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The Pursuit of tangible: tools for thinking visually

The Pursuit of tangible: tools for thinking visually By Phil Stone
posted May 15 2018

I’m not a big fiction reader, but our oldest daughter has a voracious appetite. She consumed the “Harry Potter” series in record time and we watched all eight movies in order shortly after. On a road trip blitz from Nashville to Orlando last fall to watch her favorite team in the NWSL championship soccer match, we binge-listened (is that a thing?) to the last book in the series, “The Deathly Hallows,” in its entirety — 21 hours and 36 minutes of it. It was a fantastic trip. Her favorite team won and we had a memorable experience together. We were both struck by how different the film was from the book and how we imagined the characters and the scenes versus what David Yates imagined and captured on screen for us. I’m sure you’ve had a similar experience between a beloved novel and its screenplay. And in this is an important insight for marketers.

J.K. Rowling and other writers use the raw material of our imagination to connect us to the story. This is the writing craft—to invite the reader to fill in deliberate gaps and to craft their own versions of its characters and scenes. It is to make it personal. To translate the tangible (words on a page) to the intangible (visuals in our minds eye) that moves us. For marketers, our job is slightly different. We must create clarity in our buyers mind of the benefit of a product or service or brand that is an actual thing—not a work of fiction. For your buyers, your solution starts as fiction until it becomes real for reaching THEIR customers.

Bridging that gap of tangibility is especially acute for health tech and service companies looking to sell innovative, intangible solutions in the healthcare industry. Especially for offerings that don’t fit in the pre-existing box in your buyer’s mind, you have to create YOUR box and make it tangible. Show what’s in the box, what’s not in the box, and why our product fits the box — perfectly. That’s product marketing.

With our recent publication of Moving Beyond Disruption to Operative Innovation, we took a different approach to helping make our ideas tangible. Our challenge was: “How might we help our readers connect more quickly with their buyer’s reality.”

We created an illustration that helps make intangible elements of the written report more tangible, and you can download the guide today.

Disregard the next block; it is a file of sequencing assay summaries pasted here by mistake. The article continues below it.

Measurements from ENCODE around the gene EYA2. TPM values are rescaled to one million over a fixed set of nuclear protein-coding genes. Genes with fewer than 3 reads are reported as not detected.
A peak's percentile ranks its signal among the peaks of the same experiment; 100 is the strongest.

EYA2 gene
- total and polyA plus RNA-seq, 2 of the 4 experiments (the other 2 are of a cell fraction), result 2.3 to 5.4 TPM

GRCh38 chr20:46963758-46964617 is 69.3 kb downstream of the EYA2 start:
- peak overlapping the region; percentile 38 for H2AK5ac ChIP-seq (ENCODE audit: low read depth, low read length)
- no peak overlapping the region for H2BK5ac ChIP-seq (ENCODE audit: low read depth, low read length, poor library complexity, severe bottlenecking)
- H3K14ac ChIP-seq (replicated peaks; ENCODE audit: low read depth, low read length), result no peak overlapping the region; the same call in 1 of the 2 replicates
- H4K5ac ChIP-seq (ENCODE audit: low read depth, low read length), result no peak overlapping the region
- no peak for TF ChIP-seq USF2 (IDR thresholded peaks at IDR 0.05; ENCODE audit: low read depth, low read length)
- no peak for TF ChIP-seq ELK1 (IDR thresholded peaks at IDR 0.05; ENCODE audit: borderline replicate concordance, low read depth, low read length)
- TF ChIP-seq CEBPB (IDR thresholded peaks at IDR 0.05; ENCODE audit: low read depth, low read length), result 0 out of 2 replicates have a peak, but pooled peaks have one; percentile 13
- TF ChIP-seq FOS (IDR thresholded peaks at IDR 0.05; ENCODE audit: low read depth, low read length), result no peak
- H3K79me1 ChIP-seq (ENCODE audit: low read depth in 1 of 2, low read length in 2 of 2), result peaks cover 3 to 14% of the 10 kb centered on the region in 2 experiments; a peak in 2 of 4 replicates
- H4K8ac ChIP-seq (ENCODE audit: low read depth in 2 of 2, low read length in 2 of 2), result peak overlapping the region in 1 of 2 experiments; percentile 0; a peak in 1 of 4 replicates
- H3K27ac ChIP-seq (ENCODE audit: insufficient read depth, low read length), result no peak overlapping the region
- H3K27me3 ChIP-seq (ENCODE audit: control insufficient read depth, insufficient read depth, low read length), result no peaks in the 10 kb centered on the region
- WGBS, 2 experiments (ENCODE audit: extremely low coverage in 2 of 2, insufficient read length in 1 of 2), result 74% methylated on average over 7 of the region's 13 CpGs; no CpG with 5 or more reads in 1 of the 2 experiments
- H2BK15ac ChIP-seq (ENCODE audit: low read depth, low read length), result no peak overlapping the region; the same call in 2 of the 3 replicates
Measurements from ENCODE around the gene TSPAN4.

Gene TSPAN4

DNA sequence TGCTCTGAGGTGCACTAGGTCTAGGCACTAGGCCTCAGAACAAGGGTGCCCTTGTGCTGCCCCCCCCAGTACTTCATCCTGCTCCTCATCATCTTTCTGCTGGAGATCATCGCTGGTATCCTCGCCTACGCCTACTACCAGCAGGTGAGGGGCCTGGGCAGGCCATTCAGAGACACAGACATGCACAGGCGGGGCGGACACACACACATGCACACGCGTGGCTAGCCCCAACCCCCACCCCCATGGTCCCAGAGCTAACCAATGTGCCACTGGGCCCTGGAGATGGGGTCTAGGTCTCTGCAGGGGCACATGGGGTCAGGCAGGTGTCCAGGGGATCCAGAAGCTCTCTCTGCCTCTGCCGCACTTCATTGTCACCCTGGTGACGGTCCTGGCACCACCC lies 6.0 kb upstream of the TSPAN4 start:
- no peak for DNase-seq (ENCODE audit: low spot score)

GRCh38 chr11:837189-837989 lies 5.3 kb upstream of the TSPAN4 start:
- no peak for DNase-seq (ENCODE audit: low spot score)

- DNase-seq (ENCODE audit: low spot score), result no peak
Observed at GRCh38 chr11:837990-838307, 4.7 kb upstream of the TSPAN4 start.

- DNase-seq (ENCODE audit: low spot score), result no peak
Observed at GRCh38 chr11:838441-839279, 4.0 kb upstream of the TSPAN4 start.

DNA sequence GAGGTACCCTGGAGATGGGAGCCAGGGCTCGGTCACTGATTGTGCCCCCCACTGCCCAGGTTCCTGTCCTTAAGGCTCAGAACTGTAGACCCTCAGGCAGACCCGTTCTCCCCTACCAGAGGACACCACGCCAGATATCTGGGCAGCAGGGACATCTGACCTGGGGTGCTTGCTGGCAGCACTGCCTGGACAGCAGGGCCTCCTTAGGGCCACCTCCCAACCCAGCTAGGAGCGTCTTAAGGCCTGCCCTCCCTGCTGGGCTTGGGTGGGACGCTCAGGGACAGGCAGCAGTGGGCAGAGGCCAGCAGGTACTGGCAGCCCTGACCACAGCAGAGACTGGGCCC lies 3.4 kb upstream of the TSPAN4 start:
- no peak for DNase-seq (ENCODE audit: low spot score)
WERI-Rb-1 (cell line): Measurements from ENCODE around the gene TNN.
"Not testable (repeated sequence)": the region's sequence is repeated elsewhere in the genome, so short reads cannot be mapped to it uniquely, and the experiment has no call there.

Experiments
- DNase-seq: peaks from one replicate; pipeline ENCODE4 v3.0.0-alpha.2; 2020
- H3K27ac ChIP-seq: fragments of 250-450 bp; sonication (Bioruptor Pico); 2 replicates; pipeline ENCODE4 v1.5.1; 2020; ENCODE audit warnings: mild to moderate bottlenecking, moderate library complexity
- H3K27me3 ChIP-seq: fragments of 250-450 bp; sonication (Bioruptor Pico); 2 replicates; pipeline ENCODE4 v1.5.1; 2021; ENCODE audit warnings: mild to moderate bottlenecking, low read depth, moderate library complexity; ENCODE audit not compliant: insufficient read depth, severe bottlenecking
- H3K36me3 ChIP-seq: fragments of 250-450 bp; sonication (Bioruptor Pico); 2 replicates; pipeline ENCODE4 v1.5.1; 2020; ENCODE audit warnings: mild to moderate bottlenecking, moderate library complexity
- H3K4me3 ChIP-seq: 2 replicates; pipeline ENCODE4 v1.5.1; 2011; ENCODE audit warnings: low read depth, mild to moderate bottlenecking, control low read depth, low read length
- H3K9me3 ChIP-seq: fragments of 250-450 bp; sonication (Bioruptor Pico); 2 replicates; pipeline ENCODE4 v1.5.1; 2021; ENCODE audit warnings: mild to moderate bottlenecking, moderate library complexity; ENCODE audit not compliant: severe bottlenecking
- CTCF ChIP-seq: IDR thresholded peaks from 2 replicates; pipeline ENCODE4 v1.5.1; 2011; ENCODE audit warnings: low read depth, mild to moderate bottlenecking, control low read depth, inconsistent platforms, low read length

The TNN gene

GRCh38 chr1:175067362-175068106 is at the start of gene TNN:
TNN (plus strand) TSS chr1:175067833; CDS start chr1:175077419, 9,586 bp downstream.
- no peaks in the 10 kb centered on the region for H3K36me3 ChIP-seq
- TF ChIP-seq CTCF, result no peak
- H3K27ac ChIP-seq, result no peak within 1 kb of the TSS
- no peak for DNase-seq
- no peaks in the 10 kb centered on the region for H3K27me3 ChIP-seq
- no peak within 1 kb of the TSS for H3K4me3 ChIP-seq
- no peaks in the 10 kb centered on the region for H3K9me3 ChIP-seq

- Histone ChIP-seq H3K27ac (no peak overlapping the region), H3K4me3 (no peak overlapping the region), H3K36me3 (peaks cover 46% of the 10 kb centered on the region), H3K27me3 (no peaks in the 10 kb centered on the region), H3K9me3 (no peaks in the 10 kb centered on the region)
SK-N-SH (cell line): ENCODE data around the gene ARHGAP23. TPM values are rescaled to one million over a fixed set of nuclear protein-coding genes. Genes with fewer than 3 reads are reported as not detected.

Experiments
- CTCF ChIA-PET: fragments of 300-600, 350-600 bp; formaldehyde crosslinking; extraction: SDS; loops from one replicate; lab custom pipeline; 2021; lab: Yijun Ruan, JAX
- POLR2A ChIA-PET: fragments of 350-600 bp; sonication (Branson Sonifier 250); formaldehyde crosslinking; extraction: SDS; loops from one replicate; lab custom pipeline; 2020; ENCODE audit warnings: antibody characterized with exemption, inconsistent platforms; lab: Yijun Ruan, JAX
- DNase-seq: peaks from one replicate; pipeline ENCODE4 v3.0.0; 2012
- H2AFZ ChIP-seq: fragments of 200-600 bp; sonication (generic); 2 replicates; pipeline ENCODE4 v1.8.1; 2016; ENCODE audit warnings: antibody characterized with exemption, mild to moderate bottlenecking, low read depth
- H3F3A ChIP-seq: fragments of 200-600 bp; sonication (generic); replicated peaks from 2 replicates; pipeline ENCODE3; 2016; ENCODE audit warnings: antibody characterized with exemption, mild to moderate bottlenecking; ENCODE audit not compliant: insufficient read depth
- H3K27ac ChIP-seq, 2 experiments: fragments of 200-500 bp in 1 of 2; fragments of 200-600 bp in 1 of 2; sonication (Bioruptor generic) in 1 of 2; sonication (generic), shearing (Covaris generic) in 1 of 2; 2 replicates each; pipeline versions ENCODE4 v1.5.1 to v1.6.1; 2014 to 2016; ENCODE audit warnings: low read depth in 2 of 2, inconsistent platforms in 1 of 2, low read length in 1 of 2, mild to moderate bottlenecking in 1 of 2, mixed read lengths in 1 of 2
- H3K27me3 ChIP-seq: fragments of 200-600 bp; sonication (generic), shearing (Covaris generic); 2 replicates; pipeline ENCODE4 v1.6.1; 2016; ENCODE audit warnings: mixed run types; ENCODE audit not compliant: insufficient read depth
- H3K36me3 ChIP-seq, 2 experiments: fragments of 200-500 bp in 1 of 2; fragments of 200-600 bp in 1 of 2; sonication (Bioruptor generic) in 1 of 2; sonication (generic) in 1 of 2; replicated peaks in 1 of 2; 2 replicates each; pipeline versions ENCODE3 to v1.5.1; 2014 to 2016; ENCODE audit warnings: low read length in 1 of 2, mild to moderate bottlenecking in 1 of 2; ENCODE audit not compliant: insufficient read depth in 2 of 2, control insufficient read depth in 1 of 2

To develop impactful illustrated visuals, we offer three principles:

  1. Clarity is your goal, not artistry. In developing a visual, you want to keep it as simple as possible to tell the story without trying to make it perfect. At Revive, we create a lot of full production infographics, advertisements, marketing decks, and other creative assets for our client engagements. With this layout, we used a simpler approach modeled off of sketch notes type of illustration to provide just enough to tell the story. These type of drawings can be deployed more rapidly and be just as effective as full production work in certain situations.
  1. Visual thinking is a language. All drawings start with the basic building blocks of simple shapes that we learn in primary school. These shapes combine to make nouns. Simple people like the ones in our illustration interact with nouns to create verbs. Nouns and verbs together create stories. All language is symbolic and with visual thinking, your language forms the shared image across minds. Visuals combined with labeling and some text appeal to both sides of the brain and make the communication transfer more effective.
  1.  Developing a layout is an iterative process. The process of developing a visual design begins with a definition of the challenge followed by ideation around how to meet the challenge. From there, rapid prototyping is essential. Rapid prototyping for this challenge included some initial rough sketches of the key concepts we were trying to communicate with the report. The benefit of prototypes is that it is a tool to gather feedback from others for refinement. The iteration phase includes several rounds to narrow the best aspects of each iteration toward the final product. By and large your best idea is never your first, or yours alone.

An illustration in B2B marketing can help differentiate your product in the sea of digital content. Our brains are wired to notice contrast and a hand-drawn illustration stands out. An illustration feels more personal and because it is interesting and different, it invites a conversation. Which is exactly what we’re looking for in our product marketing and sales effort isn’t it?